The making of modern Britain
The Quaker who told it like it was
Television: The Making of Modern Britain BBC 2.
When Victoria died at the beginning of the twentieth century, ‘New Dawn
’ thinking was inevitable. Great Britain was about to undergo traumatic changes. One was a shock to the empire, when it took Britain two years to defeat not very many Afrikaners in the Boer war – a hint of the strategy of guerrilla warfare that was to become so successful in battle right up to the present. Britain introduced a new phenomenon to the world – concentration camps, in which thousands of Boer women and children died. And then there was Seebohm Rowntree.
In his new series the broadcaster Andrew Marr quickly moved to the shoeless children of York and the revelations of poverty that horrified Victorian Britain. The Quaker Rowntree woke the country up with statistical analysis – facts so awful that denial was never an option. Winston Churchill, on reading the 1901 edition of Rowntree’s Poverty
, said: ‘For my own part, I see little glory in an empire which can rule the waves and is unable to flush its sewers’. He was later to admit that the book ‘fairly made my hair stand on end’.
What had Seebohm Rowntree, son of the famous chocolatier, done to give the establishment such a fright?
His inspectors looked at the poor of York. They investigated their circumstances; they looked at the dirty flock mattresses, the sixteen families to one outside water tap with excrement filling up the drain beneath. They calculated what the very minimum income was to keep a family alive and concluded that many people were not reaching it, however hard they worked.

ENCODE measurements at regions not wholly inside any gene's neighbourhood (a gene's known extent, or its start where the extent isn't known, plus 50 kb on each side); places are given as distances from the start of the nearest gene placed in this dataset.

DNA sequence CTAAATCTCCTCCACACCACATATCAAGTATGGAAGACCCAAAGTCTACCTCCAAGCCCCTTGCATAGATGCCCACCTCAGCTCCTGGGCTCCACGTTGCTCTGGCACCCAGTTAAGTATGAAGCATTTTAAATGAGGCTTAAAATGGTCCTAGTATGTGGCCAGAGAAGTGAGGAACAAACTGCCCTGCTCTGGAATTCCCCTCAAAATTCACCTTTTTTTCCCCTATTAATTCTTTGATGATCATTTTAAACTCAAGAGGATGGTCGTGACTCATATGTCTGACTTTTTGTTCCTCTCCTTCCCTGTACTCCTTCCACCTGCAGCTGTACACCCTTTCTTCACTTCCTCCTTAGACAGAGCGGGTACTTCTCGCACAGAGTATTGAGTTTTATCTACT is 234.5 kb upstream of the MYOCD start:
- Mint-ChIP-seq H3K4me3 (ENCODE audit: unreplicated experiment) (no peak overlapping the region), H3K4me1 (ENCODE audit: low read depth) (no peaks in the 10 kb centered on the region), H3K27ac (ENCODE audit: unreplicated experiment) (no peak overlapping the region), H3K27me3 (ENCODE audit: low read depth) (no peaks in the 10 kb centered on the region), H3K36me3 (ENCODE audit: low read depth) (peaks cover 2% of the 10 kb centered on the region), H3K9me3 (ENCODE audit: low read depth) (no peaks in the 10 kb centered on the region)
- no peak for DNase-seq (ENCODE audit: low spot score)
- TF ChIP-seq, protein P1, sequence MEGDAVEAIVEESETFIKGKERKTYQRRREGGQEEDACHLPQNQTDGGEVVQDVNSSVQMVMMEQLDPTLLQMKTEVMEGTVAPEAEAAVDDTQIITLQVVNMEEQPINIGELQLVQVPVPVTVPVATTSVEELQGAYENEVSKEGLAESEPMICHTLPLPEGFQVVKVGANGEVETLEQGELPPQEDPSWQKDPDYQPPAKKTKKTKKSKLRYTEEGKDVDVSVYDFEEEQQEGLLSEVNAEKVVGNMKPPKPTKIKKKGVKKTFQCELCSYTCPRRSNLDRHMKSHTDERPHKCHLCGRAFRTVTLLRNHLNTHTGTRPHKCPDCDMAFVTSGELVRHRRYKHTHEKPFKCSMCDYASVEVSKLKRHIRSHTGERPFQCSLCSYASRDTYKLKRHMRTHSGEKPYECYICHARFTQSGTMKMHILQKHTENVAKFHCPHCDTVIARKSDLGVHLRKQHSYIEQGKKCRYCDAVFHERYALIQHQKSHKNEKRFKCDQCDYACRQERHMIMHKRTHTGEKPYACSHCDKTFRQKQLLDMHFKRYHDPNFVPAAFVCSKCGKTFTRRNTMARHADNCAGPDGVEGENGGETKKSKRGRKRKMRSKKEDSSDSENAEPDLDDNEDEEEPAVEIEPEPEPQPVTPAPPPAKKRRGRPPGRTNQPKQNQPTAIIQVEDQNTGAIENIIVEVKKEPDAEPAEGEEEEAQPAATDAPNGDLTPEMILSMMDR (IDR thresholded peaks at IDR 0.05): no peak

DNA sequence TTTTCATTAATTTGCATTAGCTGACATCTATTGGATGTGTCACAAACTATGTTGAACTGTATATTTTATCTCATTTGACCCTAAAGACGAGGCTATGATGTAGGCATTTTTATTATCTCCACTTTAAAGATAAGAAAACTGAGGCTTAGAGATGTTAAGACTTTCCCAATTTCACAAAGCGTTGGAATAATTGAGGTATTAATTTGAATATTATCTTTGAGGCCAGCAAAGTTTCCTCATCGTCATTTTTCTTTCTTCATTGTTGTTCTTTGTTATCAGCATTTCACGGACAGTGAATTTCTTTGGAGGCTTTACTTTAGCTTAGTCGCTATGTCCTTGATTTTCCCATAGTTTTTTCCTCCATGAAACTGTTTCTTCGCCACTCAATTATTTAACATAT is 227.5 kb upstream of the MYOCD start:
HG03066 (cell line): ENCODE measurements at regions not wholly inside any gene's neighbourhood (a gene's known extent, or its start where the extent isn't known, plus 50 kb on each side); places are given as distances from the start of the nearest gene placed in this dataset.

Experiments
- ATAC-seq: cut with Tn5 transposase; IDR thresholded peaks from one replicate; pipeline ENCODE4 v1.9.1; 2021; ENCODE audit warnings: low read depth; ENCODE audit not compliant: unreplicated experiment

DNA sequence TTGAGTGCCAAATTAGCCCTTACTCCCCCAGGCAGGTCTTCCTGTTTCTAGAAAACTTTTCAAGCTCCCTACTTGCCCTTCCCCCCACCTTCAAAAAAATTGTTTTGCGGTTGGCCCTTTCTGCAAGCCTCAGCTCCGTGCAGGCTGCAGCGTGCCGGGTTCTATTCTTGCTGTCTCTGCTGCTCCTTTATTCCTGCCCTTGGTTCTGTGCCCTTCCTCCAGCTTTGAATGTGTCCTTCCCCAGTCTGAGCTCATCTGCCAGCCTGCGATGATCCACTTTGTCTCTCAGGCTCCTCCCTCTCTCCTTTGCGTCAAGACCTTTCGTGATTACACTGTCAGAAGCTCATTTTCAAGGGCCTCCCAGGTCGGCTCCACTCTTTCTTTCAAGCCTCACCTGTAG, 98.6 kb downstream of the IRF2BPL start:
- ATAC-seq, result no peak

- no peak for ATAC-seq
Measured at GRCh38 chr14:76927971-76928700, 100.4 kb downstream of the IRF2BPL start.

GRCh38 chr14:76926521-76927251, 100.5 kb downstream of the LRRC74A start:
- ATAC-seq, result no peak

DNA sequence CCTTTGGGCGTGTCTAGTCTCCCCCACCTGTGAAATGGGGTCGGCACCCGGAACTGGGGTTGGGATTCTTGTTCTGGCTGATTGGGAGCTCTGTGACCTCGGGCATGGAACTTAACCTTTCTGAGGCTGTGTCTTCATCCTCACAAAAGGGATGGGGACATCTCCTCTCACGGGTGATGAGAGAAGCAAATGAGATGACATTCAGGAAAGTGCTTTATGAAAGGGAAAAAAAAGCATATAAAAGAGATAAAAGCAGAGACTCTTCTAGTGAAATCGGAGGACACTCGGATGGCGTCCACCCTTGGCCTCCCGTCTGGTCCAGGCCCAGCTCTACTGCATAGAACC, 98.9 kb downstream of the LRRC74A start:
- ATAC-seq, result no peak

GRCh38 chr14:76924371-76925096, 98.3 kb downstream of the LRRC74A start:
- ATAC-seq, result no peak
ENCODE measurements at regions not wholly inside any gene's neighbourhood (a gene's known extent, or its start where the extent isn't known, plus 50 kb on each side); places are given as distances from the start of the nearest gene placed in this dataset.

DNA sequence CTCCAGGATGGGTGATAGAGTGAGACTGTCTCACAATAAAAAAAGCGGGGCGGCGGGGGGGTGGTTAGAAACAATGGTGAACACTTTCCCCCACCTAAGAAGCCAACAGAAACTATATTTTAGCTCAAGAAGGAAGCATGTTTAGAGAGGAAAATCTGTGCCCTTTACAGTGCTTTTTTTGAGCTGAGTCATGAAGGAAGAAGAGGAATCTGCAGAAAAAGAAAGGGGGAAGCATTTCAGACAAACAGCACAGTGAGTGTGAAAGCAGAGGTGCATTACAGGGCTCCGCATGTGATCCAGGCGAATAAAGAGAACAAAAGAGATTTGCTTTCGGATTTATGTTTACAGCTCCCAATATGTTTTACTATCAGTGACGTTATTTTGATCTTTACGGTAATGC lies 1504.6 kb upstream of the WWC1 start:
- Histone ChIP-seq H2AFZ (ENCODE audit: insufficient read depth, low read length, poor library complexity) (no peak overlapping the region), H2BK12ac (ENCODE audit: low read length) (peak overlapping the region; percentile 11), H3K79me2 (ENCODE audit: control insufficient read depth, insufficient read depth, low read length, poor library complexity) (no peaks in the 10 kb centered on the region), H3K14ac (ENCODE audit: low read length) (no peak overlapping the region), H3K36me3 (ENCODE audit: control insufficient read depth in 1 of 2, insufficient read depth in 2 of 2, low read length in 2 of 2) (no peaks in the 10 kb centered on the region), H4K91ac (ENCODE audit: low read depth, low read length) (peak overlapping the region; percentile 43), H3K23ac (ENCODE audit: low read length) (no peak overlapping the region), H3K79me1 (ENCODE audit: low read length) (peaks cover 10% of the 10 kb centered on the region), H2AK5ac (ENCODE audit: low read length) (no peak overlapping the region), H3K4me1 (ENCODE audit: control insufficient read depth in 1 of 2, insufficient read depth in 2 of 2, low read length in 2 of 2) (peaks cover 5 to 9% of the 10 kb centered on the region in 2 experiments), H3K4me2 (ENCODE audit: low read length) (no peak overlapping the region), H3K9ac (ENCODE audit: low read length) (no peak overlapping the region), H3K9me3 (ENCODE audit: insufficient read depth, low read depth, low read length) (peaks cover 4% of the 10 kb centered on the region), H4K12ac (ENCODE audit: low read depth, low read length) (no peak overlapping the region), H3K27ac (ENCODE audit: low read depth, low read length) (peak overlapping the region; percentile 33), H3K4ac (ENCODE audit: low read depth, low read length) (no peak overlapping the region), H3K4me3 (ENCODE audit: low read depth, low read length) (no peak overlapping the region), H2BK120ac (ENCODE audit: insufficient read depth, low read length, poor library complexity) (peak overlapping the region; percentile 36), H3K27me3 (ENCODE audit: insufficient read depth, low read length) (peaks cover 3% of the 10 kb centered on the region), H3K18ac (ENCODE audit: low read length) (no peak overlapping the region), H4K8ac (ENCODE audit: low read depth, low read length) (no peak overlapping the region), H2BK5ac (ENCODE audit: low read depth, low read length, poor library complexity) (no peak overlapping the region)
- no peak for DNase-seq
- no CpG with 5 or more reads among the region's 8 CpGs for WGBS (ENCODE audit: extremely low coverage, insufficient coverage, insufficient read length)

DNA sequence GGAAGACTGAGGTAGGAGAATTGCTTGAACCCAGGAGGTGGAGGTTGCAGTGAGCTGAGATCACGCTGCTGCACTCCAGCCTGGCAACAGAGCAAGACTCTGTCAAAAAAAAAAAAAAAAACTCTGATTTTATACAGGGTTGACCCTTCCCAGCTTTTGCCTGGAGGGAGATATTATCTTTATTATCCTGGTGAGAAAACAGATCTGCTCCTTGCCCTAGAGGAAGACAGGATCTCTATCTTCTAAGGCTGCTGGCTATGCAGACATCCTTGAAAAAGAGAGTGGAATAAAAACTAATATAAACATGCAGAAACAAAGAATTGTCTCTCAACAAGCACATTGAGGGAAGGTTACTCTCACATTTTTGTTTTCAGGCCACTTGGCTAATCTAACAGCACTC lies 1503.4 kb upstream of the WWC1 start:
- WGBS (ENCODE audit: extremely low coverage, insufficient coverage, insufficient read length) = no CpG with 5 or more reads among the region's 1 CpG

This was the most galling fact for establishment thought to absorb: the notion that poor people brought poverty on themselves was shown up as a myth. Rowntree spelled it out – people who were in work had wages too low to support them and their families. Being thrifty and hard-working by itself did not ensure survival.
Rowntree said: ‘the wages paid for unskilled labour in York are insufficient to provide food, shelter, and clothing adequate to maintain a family of moderate size in a state of bare physical efficiency’. That meant: ‘a family living upon the scale allowed for in this estimate must never spend a penny on railway fare or omnibus. They must never go into the country unless they walk. They must never purchase a halfpenny newspaper or spend a penny to buy a ticket for a popular concert. They must write no letters to absent children, for they cannot afford to pay the postage.’ The list went on, painting a picture of a drab and colourless life.
Unfortunately, in a brief search through the TV reviews on the following day, Seebohm doesn’t seem to rate a mention. Critics homed in on Joseph Chamberlain, David Lloyd George, Marie Lloyd, Alfred Harmsworth (the press baron who brought us non-boring newspapers), and Francis Galton (he brought us eugenics, which we conveniently forget stirred the Nazi phenomenon) in the Marr cast list of Victorian/Edwardian leading players.
We have five more programmes to watch the lively Marr pirouette through our modern history, so who knows what other Quakers he might alight upon. But as Alfred Harmsworth pointed out, the new democracy does not want heavy stuff (‘Do we want to read boring letters from bishops? No!’ ‘Do we want to read boring reporting with no pictures? No!’) and so there may be a lesson here for Friends everywhere. Be eccentric by all means, but if you want to reach the popular heart, do it with style.